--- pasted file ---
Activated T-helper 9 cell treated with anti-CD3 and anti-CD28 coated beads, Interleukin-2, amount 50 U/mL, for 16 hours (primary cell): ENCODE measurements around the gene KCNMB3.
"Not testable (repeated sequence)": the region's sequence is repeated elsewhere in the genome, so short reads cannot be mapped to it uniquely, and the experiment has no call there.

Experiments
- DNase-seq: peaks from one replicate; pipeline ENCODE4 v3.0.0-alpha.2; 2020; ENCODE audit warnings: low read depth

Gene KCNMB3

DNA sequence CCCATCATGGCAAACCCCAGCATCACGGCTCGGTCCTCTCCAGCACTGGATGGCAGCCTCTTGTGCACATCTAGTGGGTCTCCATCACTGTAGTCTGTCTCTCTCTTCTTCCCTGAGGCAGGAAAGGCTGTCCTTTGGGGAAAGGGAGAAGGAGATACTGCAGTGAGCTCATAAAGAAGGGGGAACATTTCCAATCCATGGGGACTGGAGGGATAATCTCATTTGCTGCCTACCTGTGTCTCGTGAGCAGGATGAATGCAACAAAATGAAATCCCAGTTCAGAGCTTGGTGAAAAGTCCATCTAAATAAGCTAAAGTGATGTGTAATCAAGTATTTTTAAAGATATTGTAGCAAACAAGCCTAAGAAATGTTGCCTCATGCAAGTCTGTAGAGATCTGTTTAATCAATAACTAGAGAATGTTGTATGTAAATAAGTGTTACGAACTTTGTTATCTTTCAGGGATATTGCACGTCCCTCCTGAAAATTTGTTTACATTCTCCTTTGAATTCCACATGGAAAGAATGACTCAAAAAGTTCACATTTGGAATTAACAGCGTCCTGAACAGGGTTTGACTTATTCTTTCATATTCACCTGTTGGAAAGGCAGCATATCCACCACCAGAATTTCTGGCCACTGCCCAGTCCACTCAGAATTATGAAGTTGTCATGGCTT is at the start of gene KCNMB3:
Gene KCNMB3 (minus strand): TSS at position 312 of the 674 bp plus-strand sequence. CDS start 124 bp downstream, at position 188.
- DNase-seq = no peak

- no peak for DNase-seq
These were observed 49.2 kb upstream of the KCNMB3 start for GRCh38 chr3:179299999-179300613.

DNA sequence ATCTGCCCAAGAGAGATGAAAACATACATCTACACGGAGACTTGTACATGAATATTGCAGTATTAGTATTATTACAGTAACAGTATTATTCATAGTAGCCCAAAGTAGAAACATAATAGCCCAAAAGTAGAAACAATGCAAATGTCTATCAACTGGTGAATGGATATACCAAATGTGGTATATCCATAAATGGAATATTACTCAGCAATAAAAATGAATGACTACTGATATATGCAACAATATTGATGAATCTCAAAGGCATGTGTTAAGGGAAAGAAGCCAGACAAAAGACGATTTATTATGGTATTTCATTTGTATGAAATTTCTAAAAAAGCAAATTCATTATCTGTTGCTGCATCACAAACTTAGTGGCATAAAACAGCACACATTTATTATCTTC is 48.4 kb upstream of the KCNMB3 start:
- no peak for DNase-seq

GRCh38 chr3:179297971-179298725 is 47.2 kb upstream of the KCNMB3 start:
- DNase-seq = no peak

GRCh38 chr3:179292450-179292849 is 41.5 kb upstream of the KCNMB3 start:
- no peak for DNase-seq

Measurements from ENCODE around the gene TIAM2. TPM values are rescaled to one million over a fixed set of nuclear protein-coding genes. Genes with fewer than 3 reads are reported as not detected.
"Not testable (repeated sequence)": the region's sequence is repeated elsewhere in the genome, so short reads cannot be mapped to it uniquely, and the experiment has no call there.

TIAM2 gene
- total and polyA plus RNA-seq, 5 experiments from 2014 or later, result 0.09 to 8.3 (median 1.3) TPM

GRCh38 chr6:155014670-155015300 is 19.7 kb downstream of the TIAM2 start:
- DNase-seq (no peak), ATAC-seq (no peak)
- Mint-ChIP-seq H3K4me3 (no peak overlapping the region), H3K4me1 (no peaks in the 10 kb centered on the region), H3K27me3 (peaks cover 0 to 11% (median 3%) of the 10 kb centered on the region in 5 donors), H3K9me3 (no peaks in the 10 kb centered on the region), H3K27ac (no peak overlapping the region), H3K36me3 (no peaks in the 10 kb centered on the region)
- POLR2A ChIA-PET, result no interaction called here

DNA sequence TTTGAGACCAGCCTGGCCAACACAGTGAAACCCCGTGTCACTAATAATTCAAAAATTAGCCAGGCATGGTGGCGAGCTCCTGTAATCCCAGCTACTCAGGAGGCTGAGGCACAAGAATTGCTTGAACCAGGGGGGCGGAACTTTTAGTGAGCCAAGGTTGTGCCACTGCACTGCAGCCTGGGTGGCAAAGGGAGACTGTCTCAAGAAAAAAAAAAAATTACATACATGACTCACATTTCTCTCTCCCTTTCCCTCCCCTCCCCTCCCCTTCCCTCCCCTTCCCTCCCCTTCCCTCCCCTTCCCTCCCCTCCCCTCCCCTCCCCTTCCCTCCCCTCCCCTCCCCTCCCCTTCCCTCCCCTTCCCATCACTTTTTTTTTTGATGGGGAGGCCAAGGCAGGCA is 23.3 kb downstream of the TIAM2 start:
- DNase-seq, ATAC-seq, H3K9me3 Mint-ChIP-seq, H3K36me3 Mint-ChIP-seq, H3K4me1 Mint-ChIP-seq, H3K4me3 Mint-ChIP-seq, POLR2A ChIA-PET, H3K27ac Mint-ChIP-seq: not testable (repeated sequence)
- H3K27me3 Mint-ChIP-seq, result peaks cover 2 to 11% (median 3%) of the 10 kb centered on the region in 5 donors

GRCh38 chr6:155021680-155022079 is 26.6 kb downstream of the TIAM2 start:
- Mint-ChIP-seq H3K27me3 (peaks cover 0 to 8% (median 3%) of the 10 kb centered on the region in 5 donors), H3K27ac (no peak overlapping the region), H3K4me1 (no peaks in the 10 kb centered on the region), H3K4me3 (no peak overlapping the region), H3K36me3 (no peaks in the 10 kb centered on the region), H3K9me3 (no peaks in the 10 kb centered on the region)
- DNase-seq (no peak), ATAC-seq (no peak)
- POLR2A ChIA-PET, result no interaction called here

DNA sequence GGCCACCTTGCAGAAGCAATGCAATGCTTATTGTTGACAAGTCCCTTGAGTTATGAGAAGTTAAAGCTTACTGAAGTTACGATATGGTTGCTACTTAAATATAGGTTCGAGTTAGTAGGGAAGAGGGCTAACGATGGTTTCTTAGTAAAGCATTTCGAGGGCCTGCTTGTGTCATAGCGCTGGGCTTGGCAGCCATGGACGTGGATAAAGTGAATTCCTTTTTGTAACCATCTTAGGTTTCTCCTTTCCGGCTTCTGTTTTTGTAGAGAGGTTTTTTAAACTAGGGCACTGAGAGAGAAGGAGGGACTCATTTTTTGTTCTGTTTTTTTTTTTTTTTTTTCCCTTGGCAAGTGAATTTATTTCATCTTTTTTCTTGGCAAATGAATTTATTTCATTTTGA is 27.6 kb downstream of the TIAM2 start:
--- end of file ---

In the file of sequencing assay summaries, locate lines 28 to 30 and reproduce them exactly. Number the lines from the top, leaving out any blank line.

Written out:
GRCh38 chr6:155021680-155022079 is 26.6 kb downstream of the TIAM2 start:
- Mint-ChIP-seq H3K27me3 (peaks cover 0 to 8% (median 3%) of the 10 kb centered on the region in 5 donors), H3K27ac (no peak overlapping the region), H3K4me1 (no peaks in the 10 kb centered on the region), H3K4me3 (no peak overlapping the region), H3K36me3 (no peaks in the 10 kb centered on the region), H3K9me3 (no peaks in the 10 kb centered on the region)
- DNase-seq (no peak), ATAC-seq (no peak)